Covid-19 system 'working well' – despite patients being sent 100 miles for tests

Health Secretary Matt Hancock has claimed the Government’s coronavirus testing system is working “well” despite suggestions that people are being directed to centres more than 100 miles away.

Mr Hancock admitted there are “operational challenges from time to time” with the regime, after a postcode analysis by the BBC showed some people are being told the closest available tests are hours from home.

The broadcaster said this shows the Government is rationing tests, while public health experts believe any restrictions will lead to the start of new spikes being missed.

Mr Hancock told Sky News: “At the moment the system works well. Of course there are operational challenges from time to time but it works well.

“And we’re finding a higher and higher proportion of people in the country who have coronavirus and getting them tests so they can be looked after.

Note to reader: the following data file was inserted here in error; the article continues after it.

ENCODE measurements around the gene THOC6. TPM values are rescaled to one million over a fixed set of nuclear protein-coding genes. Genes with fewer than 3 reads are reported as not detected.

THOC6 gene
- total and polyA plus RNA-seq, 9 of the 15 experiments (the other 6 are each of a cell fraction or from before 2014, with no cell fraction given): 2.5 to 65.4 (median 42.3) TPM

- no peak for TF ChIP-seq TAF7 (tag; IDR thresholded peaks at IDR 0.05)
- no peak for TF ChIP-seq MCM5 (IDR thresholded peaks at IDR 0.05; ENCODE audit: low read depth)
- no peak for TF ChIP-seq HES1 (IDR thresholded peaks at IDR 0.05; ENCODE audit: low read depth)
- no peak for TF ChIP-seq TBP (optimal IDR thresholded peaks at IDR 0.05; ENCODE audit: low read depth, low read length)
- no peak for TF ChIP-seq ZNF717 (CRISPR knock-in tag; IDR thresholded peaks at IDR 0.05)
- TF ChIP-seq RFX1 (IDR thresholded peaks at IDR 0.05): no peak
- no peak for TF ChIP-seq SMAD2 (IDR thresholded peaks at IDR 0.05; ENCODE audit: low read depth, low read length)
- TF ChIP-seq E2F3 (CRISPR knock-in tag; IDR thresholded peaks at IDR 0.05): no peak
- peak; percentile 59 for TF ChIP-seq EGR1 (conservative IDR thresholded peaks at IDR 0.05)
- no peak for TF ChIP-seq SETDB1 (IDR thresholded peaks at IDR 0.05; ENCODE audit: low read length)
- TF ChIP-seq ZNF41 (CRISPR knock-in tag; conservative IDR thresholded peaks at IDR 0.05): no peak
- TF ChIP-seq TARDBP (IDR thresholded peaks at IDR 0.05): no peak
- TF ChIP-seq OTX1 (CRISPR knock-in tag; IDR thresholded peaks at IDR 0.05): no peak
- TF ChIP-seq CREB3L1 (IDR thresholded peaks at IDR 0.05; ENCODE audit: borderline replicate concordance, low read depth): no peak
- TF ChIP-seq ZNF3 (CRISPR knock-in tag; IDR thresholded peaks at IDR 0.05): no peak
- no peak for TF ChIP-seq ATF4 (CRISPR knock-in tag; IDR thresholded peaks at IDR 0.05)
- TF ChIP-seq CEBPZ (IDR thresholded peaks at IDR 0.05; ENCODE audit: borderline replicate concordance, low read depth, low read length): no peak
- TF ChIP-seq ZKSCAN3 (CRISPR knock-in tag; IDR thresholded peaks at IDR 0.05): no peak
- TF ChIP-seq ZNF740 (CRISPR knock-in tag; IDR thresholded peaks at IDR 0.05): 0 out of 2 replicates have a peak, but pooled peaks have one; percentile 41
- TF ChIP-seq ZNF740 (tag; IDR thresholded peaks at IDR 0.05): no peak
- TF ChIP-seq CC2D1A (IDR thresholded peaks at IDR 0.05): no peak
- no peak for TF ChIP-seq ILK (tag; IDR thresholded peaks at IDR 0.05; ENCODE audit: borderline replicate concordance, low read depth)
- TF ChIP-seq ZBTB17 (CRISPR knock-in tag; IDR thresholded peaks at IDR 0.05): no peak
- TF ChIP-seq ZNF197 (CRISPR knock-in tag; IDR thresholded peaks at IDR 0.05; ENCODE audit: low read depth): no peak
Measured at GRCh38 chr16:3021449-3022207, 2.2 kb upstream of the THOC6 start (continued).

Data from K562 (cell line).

“But absolutely, we need to roll out more testing – we have done throughout this crisis and today’s another step in solving some of those problems with the existing technology.”

He claimed the issue was part of the reason why the Government was investing in trials of quicker Covid-19 tests after it committed to a £500 million support package for 20-minute tests and efforts to explore the benefits of repeat testing.

The money will go towards expanding trials of the speedy no-swab saliva test in Southampton and elsewhere in Hampshire, and launching a repeat testing trial in Salford, Greater Manchester.

One professor believes this change should have been made over the summer when the country was “relatively Covid-secure”.

Professor Alan McNally, from the University of Birmingham, told Radio 4’s Today programme: “I don’t think the time is right. I think the time was right to think about scaling up testing to the wider community and asymptomatic testing over the summer when we were relatively Covid-secure, knowing that autumn and winter would come.

“Ideally we would be far more advanced in our ability to handle what we’re already beginning to see, an increase in requirement for Covid testing and respiratory infection testing.”

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